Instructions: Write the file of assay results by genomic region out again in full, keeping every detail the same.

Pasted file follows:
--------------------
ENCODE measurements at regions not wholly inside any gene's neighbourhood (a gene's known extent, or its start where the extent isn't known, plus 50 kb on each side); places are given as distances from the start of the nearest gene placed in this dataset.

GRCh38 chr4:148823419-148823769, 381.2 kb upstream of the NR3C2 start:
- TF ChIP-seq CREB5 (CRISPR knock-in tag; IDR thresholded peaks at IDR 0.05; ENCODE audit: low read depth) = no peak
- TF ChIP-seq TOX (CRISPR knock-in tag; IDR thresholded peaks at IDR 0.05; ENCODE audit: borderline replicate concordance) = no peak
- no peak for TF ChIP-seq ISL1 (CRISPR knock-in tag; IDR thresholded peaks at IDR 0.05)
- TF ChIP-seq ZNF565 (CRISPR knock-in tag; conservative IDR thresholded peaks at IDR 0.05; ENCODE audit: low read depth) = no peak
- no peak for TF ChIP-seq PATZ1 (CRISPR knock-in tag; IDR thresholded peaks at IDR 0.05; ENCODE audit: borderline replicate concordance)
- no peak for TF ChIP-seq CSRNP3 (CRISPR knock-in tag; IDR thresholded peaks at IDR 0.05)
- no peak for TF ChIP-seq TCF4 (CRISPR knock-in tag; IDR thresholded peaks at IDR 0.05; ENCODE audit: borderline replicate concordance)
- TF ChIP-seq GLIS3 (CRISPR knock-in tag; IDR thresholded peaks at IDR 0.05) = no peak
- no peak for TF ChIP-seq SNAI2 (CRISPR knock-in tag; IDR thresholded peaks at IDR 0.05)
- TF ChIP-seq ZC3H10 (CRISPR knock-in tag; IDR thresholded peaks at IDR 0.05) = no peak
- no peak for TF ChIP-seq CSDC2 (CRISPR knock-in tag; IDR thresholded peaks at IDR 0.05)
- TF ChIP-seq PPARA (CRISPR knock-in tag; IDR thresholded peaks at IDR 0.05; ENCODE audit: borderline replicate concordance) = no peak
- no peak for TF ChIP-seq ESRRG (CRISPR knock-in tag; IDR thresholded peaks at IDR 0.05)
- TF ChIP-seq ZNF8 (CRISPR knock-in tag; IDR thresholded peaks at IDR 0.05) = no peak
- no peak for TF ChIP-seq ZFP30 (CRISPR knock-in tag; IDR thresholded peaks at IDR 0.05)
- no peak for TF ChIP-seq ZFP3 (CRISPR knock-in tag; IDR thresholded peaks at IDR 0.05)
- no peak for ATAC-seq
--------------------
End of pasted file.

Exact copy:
ENCODE measurements at regions not wholly inside any gene's neighbourhood (a gene's known extent, or its start where the extent isn't known, plus 50 kb on each side); places are given as distances from the start of the nearest gene placed in this dataset.

GRCh38 chr4:148823419-148823769, 381.2 kb upstream of the NR3C2 start:
- TF ChIP-seq CREB5 (CRISPR knock-in tag; IDR thresholded peaks at IDR 0.05; ENCODE audit: low read depth) = no peak
- TF ChIP-seq TOX (CRISPR knock-in tag; IDR thresholded peaks at IDR 0.05; ENCODE audit: borderline replicate concordance) = no peak
- no peak for TF ChIP-seq ISL1 (CRISPR knock-in tag; IDR thresholded peaks at IDR 0.05)
- TF ChIP-seq ZNF565 (CRISPR knock-in tag; conservative IDR thresholded peaks at IDR 0.05; ENCODE audit: low read depth) = no peak
- no peak for TF ChIP-seq PATZ1 (CRISPR knock-in tag; IDR thresholded peaks at IDR 0.05; ENCODE audit: borderline replicate concordance)
- no peak for TF ChIP-seq CSRNP3 (CRISPR knock-in tag; IDR thresholded peaks at IDR 0.05)
- no peak for TF ChIP-seq TCF4 (CRISPR knock-in tag; IDR thresholded peaks at IDR 0.05; ENCODE audit: borderline replicate concordance)
- TF ChIP-seq GLIS3 (CRISPR knock-in tag; IDR thresholded peaks at IDR 0.05) = no peak
- no peak for TF ChIP-seq SNAI2 (CRISPR knock-in tag; IDR thresholded peaks at IDR 0.05)
- TF ChIP-seq ZC3H10 (CRISPR knock-in tag; IDR thresholded peaks at IDR 0.05) = no peak
- no peak for TF ChIP-seq CSDC2 (CRISPR knock-in tag; IDR thresholded peaks at IDR 0.05)
- TF ChIP-seq PPARA (CRISPR knock-in tag; IDR thresholded peaks at IDR 0.05; ENCODE audit: borderline replicate concordance) = no peak
- no peak for TF ChIP-seq ESRRG (CRISPR knock-in tag; IDR thresholded peaks at IDR 0.05)
- TF ChIP-seq ZNF8 (CRISPR knock-in tag; IDR thresholded peaks at IDR 0.05) = no peak
- no peak for TF ChIP-seq ZFP30 (CRISPR knock-in tag; IDR thresholded peaks at IDR 0.05)
- no peak for TF ChIP-seq ZFP3 (CRISPR knock-in tag; IDR thresholded peaks at IDR 0.05)
- no peak for ATAC-seq